If you want to buy a new Android phone and Google’s new Pixel lineup isn’t doing it for you, the Samsung Galaxy S22+ is the flagship to buy. While it’s not an over-the-top, cutting-edge phone like Samsung’s Galaxy S22 Ultra, it has many of the same bells and whistles, including an ultra digital zoom, a gorgeous display, and lengthy battery life.
It doesn’t have is the best camera that Android has to offer — Google’s Pixel 6 phones are still the best when it comes to photography, not to mention they cost a lot less less than what Samsung’s pricing the Galaxy S22 lineup. At a starting price of $1,249 for the regular Galaxy S22, and $1,549 for the higher-end Galaxy S22+, you really have to ask yourself if spending a little more on Samsung’s look and feel is worth the trade-off in battery and nighttime photography.
We’ve got a comparison review of the S22+ that will definitely help you choose which device you need (yes, need).
Samsung Galaxy S22 and Galaxy S22+
WHAT IS IT?
Samsung's lower-priced 2022 flagships
Galaxy S22 starts at $1,249; the Galaxy S22+ starts at $1,549
Gorgeous display, good battery, stellar video capabilities
Low-light photos could be better; smaller Galaxy S22 doesn't have Wi-Fi 6E and Ultra Wideband support
The Two Choices
Samsung offers the regular Galaxy S22 in two versions, one with a 6.1-inch screen and one with a 6.6-inch AMOLED display, the latter of which is featured here. The company offered the same choice with last year’s Galaxy S21 lineup. However, this move still seems plucked directly out of Apple’s playbook, considering the iPhone 13 Pro and Pro Max are available in similar sizes. The S22 and iPhone 13 lineup sort of look-alike from afar, especially if you only notice Samsung’s rounded edges.
The Galaxy S22+ is the perfect phone size for most people. It’s a little wider than the iPhone 13 Pro, and it’s technically half an inch smaller than the Pixel 6 Pro. Initially, I preferred the S22 when I first went hands-on with the devices because it felt more natural in my hands. But then I realised the larger display on the Galaxy S22+ is more fit for my life since I primarily consume video on my phone and make excuses to catch Pokéballs while I’m outside. I also heavily rely on the picture-in-picture feature for multitasking, which is easier on a larger screen.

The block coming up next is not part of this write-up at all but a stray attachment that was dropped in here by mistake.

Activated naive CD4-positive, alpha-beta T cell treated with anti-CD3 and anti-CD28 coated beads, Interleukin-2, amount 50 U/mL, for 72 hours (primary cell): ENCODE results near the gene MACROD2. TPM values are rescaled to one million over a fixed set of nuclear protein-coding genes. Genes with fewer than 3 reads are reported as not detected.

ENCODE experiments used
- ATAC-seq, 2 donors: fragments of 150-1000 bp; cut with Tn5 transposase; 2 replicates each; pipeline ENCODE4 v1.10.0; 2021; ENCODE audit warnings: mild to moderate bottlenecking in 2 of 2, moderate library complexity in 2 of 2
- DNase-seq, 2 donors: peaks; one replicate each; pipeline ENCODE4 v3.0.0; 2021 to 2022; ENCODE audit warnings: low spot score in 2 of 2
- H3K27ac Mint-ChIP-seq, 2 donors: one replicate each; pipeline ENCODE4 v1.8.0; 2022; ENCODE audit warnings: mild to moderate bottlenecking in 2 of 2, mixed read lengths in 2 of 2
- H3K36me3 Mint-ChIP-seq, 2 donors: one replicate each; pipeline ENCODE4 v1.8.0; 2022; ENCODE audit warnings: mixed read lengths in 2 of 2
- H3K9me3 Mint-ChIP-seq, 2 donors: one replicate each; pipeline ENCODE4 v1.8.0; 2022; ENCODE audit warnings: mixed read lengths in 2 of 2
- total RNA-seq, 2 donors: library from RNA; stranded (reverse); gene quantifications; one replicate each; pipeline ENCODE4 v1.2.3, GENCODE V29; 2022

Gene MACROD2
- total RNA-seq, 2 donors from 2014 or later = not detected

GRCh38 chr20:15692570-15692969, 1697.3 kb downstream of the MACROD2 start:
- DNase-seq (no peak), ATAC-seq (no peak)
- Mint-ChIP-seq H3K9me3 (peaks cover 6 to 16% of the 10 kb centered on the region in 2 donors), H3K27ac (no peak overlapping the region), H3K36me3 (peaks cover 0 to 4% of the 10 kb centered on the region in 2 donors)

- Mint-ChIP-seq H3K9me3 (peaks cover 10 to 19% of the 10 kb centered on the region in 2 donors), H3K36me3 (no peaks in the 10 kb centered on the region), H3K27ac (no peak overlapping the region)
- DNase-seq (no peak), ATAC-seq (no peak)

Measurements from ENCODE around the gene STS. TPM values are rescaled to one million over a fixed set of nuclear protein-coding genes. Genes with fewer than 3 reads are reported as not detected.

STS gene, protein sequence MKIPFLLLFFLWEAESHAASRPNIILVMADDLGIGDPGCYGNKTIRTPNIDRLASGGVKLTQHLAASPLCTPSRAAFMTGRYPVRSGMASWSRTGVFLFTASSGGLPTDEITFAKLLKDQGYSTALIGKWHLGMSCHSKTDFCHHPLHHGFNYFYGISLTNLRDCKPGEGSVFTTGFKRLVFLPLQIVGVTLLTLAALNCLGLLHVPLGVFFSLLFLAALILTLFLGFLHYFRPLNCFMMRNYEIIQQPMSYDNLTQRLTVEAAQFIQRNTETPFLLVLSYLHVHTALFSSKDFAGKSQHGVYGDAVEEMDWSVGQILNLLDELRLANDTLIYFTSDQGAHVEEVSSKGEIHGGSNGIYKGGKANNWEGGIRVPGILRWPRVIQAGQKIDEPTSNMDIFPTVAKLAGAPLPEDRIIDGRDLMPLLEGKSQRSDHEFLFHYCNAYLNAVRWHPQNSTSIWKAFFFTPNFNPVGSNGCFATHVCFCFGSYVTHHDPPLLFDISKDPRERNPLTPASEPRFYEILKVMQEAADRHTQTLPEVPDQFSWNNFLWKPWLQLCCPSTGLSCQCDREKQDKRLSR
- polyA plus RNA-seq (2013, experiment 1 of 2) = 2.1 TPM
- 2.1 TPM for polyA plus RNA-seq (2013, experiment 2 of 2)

Your priorities may vary when assessing the screen size, but there are a few missing features to consider before going for the cheaper, more pocketable S22. It has a smaller battery, and it’s missing the 1750 nit maximum brightness feature of the Ultra and S22+. There’s also a slight difference in network connectivity. The S22 doesn’t have Wi-Fi 6E or ultra-wideband capabilities, so it’s not even future-proofed against the current network improvements taking place.
I’m a sucker for the pinkish Galaxy S22+ that Samsung sent over for review, especially the rose gold. The Galaxy S22 series also comes in Phantom Black, Phantom White, and a green that is more teal in person. Both versions have a truly lovely design, as Samsung flagships tend to, and I’m also relieved they’re not slippery on the back like Google’s Pixel devices.
Samsung packed each Galaxy S22 device with Qualcomm’s latest Snapdragon 8 Gen 1 and 8GB of RAM, and both phones top out at 256GB of storage. If you need more than that, you’ll have to upgrade to the S22 Ultra, which offers up to 1TB of storage space and 12GB of memory.
That difference in RAM is especially noticeable when running synthetic benchmarks. The Galaxy S22+ scored slightly lower than the Ultra in Geekbench due to the Ultra’s extra RAM. And compared to the Apple iPhone 13 Pro’s A15 Bionic chip, the Galaxy S22+ vastly underperformed. At the very least, it beat out Google’s Pixel 6 smartphones, which run on custom TPU chips and scored the lowest out of all the phones mentioned here. It’ll be interesting to see the evolution in performance between the devices with third-party chips, like Samsung’s phones, and those with first-party ones, like Google and Apple’s devices.
Anyway, benchmarks are meant to show a device’s relative performance and aren’t a measure of day-to-day abilities. The Galaxy S22+ had no issues handling anything I threw at it over the course of a week. I recorded videos with the built-in screen recorder and edited them in InShot. The phone was solid for web browsing with the Samsung Browser, Chrome, and DuckDuckGo. I even have widgets running on top of a paid Samsung theme, and the Galaxy S22+ has no problem managing all that visual mess. Other reviewers have noted some stuttering while scrolling through specific websites, but I haven’t personally encountered that issue. However, I did notice the Galaxy S22+ get considerably warm while editing a video on TikTok.